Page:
"Sell in May and go away…." 5000 years of evidence
May 2, 2016 | 2 min read
Every year journalists and practitioners write about an old stock market wisdom "Sell in May and go away”. According to this old wisdom (first found in writing in 1935 and at the time already described as an old adage) you should avoid the stock market during summer (May through September/October). Professor Ben Jacobsen jointly with Sven Bouman were the first to extensively test this market wisdom in 37 countries. They found it held true in 36 countries in their sample and their seminal work was published in the international top journal the American Economic Review in 2002.
It seems strange that trading on such a simple market wisdom might generate a superior performance and many academics and practitioners to this day have a hard time believing that it would work. The old adage would not only defy market efficiency (the notion that stock returns are unpredictable) but also question the fundamental relationship between risk and return. Moreover in theory the anomaly should disappear once it became known.
To answer the sceptics Professor Ben Jacobsen jointly with Cherry Zhang tested the strategy using all historical data on stock market indices available for all 109 stock markets world wide. Based on almost 5000 years of combined data (for the UK even going back to 1694) they again found strong evidence of the effect in 82 of all 109 stock markets. They (and many other practitioners and academics) also found the effect was still going strong persisting after the time period used in the original study.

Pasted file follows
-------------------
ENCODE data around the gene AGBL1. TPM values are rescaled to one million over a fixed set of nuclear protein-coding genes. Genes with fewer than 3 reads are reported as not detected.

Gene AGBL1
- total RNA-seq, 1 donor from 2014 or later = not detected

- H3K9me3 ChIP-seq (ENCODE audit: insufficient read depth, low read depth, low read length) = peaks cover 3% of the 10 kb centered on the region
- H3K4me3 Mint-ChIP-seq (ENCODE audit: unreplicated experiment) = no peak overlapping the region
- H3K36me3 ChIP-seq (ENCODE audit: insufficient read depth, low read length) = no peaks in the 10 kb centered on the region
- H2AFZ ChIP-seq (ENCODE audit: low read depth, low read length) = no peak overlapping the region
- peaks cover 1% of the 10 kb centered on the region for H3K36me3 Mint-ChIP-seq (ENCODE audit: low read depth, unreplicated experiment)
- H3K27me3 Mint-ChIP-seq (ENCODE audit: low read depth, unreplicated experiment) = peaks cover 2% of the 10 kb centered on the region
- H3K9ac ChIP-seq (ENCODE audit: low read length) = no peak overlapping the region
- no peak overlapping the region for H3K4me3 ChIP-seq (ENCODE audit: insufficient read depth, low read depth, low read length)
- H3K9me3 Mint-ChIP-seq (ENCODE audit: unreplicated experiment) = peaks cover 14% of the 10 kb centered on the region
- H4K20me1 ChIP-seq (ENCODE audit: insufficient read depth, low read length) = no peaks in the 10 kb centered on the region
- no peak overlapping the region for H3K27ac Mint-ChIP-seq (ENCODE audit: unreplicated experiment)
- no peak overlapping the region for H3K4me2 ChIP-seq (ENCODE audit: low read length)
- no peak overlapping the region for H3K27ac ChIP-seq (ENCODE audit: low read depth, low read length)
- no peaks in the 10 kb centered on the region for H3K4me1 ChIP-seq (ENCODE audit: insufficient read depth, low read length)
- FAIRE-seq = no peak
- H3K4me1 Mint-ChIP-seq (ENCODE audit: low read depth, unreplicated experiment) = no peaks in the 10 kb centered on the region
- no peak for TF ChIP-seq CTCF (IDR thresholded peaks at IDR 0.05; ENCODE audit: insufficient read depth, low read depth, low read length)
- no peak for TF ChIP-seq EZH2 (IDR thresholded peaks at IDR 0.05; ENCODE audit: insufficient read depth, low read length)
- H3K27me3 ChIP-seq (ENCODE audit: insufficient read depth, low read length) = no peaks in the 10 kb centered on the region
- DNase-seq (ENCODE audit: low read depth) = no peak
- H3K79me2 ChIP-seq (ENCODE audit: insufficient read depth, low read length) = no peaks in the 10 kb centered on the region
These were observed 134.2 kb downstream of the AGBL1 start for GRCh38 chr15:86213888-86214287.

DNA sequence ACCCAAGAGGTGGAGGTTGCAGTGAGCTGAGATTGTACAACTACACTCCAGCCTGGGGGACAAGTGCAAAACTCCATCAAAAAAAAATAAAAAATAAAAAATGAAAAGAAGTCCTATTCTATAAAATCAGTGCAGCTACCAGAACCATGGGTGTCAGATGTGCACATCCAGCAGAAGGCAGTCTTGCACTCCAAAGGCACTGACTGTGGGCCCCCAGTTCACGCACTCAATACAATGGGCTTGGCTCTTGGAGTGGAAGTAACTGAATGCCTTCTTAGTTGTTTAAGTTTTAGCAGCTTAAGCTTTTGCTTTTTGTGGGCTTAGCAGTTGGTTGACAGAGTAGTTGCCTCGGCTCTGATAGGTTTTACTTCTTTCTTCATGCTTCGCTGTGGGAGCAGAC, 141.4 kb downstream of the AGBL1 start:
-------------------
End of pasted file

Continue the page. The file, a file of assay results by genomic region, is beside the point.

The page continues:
While vacations may be important and the effect is particularly strong in Europe we do not know what causes the effect. A puzzle defying stock market logic and so counterintuitive that sometimes even 5000 years of evidence is not enough to convince the sceptics. In the press the tendency is to argue that the effect may have been there in the past but the coming summer will be different. Of course, they may be right as even 5000 years of past returns does not guarantee future performance. A recent article in the Wall Street Journal provides an interesting illustration.
About the author:
Ben Jacobsen is Professor in Finance at TIAS. His research focuses on forecasting financial markets and behavioural finance. Ben has worked as a consultant for a large number of financial institutions and the media.
- Driebusch, Corrie and Kuriloff, Aaron, The Wall Street Journal: 'Sell Stocks in May? Tempting but Not Very Smart' (May 1, 2016)
- Jacobsen, Ben and Bouman, Sven, The Halloween Indicator, 'Sell in May and Go Away': Another Puzzle (July 1, 2001).
- Jacobsen, Ben and Zhang, Cherry Yi, The Halloween indicator, 'Sell in May and go Away': An Even Bigger Puzzle (October 1, 2014).